This "en profil" capture of Lucy shows the advantage of
drop temple glasses over their traditional sisters. It's all
about seeing and being seen at the same time. Well, isn't
it what good eyewear is all about?
Lens thickness is nearly one centimeter (at a modest -5.50)
so we had to do some navigation, otherwise the effect would
be lost behind a wall of glass.... 

Lucy 190

























Lucy slowly turning her head back towards the camera,
showing the beauty of 1980's drop temple glasses. Note
the shoe box and the glasses on the table in the background.
If you don't see them clearly, consult your optician :)

Lucy 189

























From time to time I receive requests for pictures taken
three quartes from behind. Here Lucy is posing from that
unusual vantage point, allowing the viewer a peep through
the left lens of the drop temple glasses.

Lucy 188

























The left lens in this nameless pair of drop temple glasses
from the 1980's has exactly the right Rx for Lucy but the
left lens is far too weak. Posing with monovision again.... 

Lucy 187

























Throughout her photo shoot, Lucy kept posing great in glasses 
from the 1980's so it was only natural that she would try a pair
of drop temple glasses from the era as well.   

Lucy 186

























Glasses: nameless, 1980's (drop temple)
[L: -5.50 / R: -2.00; c-0.50 o]

Lucy 185

























Great, confident posing by Lucy in Silhouette glasses made
in 1985. A word of thanks to the Silhouette company for
sending me the year of manufacturing of these and many
other Silhouette glasses. Much appreciated!

Lucy 184

























The difference of four diopters in the Silhouette glasses can
be seen clearly in this portrait. For Lucy, the Rx of these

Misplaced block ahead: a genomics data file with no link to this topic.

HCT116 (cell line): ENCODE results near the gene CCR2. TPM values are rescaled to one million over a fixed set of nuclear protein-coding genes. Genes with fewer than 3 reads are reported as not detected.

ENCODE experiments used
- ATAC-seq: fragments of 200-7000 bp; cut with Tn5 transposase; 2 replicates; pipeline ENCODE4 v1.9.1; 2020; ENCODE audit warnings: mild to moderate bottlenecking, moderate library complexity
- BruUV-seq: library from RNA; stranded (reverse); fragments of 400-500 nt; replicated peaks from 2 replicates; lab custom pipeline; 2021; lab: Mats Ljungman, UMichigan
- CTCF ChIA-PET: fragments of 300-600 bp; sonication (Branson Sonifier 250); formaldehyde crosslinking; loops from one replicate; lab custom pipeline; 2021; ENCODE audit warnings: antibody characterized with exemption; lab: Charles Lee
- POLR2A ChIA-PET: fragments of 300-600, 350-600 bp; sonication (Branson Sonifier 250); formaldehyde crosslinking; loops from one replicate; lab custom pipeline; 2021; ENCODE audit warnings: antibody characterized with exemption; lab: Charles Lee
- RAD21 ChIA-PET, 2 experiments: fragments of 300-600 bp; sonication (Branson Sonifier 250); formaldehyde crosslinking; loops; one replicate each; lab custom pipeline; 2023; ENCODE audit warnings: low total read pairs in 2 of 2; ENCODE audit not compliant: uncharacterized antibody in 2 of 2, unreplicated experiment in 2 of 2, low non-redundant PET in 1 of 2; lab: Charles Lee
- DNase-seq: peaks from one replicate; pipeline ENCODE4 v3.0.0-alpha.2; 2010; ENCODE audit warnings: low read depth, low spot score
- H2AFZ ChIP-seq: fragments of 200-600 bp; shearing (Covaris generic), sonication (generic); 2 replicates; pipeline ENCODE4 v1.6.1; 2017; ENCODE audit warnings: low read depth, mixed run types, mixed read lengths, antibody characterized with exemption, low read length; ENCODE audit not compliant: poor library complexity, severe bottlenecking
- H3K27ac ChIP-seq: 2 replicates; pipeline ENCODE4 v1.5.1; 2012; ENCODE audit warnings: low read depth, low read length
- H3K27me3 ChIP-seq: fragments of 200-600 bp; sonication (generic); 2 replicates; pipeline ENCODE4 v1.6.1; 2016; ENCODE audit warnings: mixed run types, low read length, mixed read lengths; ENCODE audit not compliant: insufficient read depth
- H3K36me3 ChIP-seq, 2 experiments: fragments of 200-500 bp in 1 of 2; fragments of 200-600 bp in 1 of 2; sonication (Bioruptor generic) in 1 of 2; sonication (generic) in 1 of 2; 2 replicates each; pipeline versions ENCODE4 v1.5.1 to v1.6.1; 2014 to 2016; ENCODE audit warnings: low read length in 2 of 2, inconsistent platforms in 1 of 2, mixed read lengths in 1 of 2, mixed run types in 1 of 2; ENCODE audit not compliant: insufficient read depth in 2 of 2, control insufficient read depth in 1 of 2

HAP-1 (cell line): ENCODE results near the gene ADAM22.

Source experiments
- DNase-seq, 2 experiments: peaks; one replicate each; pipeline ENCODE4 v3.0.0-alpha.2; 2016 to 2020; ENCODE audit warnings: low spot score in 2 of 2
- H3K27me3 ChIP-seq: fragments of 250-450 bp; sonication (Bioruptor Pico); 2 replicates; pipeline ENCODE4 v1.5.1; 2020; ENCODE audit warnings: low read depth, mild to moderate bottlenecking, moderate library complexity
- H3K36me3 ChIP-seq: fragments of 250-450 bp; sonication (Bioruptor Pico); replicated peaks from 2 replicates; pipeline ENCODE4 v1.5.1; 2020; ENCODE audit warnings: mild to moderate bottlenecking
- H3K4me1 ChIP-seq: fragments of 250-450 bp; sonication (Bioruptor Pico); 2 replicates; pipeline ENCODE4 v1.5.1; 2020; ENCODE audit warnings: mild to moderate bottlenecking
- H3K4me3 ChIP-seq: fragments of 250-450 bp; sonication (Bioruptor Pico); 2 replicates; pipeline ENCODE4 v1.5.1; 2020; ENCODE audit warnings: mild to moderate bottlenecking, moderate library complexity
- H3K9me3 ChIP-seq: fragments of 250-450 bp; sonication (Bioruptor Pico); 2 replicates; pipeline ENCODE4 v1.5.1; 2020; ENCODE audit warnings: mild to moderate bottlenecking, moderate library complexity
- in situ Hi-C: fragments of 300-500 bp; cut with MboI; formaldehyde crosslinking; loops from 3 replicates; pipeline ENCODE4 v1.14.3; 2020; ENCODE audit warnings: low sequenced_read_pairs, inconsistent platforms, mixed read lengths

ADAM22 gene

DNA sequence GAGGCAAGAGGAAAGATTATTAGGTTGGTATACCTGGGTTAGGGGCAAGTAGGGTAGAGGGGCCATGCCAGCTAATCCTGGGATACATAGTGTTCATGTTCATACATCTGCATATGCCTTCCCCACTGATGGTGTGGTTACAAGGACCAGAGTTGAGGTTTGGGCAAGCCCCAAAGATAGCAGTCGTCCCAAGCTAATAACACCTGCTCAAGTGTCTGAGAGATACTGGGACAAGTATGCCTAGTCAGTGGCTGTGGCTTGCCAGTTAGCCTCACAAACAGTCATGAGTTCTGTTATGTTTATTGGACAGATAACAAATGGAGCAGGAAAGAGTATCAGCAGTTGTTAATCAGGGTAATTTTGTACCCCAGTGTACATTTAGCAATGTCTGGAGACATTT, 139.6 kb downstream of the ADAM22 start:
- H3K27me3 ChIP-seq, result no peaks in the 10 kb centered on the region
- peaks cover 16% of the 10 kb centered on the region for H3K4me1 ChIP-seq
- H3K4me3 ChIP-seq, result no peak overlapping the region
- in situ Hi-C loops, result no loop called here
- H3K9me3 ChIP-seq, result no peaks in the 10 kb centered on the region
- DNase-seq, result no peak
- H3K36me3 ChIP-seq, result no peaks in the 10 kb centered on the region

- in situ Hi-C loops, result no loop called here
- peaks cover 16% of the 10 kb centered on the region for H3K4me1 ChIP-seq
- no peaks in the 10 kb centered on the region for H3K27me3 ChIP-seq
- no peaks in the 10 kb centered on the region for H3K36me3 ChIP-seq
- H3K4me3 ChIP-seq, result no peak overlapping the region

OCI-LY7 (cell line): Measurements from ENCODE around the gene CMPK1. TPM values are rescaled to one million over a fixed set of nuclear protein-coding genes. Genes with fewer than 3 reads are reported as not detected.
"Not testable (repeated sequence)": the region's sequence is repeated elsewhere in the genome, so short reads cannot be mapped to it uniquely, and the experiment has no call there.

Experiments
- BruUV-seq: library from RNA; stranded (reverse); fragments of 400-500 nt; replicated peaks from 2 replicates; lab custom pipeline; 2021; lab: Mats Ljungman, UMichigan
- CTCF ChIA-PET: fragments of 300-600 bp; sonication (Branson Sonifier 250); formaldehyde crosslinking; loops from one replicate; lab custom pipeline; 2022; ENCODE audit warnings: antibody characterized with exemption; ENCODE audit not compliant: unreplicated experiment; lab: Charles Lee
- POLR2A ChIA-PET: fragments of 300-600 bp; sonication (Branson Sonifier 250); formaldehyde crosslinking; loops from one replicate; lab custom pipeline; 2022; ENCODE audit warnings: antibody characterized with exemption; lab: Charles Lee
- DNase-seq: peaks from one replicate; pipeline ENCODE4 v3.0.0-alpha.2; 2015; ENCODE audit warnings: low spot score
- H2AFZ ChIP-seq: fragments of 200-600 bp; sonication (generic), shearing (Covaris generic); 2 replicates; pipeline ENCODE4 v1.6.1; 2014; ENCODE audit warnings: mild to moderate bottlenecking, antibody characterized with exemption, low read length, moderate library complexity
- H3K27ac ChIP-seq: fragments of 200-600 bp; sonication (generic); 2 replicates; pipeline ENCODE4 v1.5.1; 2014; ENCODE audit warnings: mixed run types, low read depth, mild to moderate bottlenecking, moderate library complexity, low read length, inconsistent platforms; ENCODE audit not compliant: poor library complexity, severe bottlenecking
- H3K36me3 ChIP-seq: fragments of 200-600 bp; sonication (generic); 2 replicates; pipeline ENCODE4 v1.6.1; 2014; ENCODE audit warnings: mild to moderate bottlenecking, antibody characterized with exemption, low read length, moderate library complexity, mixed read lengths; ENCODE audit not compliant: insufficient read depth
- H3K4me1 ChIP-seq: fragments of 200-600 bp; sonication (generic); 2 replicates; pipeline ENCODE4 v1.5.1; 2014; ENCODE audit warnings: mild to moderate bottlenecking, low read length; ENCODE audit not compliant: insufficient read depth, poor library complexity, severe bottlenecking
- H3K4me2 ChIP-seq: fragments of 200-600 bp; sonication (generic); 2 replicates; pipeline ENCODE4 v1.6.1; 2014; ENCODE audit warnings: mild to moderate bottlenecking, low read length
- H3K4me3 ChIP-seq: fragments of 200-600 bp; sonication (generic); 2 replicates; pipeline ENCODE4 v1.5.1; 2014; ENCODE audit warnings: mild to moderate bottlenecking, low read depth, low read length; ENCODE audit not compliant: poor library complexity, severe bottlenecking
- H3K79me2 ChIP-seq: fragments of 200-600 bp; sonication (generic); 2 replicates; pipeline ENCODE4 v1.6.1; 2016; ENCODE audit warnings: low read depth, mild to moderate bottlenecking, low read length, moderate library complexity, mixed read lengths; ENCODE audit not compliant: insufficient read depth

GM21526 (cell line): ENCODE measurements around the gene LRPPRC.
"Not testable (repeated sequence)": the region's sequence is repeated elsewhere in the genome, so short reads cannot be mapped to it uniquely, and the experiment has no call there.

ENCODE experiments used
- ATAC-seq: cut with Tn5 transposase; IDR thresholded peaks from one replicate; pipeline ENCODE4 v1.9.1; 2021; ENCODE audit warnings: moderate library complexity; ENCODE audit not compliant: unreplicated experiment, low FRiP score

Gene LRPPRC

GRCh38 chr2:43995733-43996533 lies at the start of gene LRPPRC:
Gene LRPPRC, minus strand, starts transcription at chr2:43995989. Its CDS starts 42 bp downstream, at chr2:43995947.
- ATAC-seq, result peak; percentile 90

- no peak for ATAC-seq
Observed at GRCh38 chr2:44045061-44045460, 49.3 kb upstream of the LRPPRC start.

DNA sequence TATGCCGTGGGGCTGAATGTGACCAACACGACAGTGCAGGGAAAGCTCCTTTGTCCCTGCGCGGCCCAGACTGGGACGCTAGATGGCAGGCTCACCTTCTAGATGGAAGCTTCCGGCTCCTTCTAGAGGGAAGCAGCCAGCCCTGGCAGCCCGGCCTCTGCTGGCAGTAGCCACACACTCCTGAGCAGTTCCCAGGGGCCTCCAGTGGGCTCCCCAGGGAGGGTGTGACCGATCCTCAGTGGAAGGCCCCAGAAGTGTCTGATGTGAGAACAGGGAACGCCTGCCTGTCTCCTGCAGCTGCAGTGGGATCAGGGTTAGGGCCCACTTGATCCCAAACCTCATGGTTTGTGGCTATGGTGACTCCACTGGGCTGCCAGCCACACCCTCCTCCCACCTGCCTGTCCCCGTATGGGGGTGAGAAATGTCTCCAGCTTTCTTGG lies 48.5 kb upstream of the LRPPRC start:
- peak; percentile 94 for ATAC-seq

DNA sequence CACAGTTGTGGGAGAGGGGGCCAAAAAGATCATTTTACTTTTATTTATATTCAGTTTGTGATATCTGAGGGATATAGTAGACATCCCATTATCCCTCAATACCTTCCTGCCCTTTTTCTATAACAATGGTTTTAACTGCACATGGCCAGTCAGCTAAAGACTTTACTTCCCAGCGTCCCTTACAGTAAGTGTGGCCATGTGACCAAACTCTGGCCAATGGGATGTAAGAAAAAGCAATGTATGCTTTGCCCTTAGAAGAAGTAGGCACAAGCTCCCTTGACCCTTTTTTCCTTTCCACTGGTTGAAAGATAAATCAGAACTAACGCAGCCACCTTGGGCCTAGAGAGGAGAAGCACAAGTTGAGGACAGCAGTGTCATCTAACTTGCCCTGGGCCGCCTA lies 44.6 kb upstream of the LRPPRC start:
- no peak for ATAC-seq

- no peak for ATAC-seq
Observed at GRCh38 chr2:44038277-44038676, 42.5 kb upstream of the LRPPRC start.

glasses must have been a bit awkward to handle as her own
prescription is halfway between both lenses. But she managed
a lovely smile, knowing that she could remove the glasses
within half a minute. 

Lucy 183

























The right lens in these Silhouette glasses is four diopters
stronger than the left lens. I have the same Rx difference
between both eyes (L +2 / R -2) and buying new glasses
is always a time consuming affair for the optician of my
choice. My appoach has always been to order the right lens
in a Rx that gives me over 100% visus but the left lens has
to be slightly below the optimal Rx. This compensates the
major difference in size between both images. I feel more
balance. Opticians always fulfill my request to leave the shop
in a trial frame and check if the balance is to my satisfaction.
I wonder how the first owner of these Silhouette coped with
her problem. Judging by the wear and tear of the frame she
did not wear contact lenses. My guess is that the difference
in size of objects seen through her glasses was less than in my
glasses, so she was in a better position.

Lucy 182

























Glasses: Silhouette 1200, made in 1985
[L: -3.25; c-2.50 o / R: -7.00; c-1.00 o]

Lucy 181

























Another lovely portrait of Lucy posing in mainstream OWP
glasses from the 1980's. The lenses are remarkably thin so
the first owner of the glasses must have spent a small fortune.

Lucy 180

























...

Lucy 179

























These fine OWP glasses from the 1980's have been in my
collection for more than a decade but Lucy is the first model
who posed in them. A case of not seeing the wood through
the trees....

Lucy 178

























Glasses: OWP, 1980's
[L: -7.00 / R: -5.50]

Lucy 177

























Wonderful posing by Lucy in 1990's glasses by Carlo
Sebastiano. The right lens is a bit too strong but the left
lens is just a quarter of a diopter below the model's own
prescription. The glasses were previously used in my
photo shoots with Clarine and Caroline (first weblog).

Lucy 176

























Slightly over-exposed but nice - Lucy posing in designer
glasses by Carlo Sebastiano. The marbly structure of the
frame puts these glasses in the early or mid 1990's.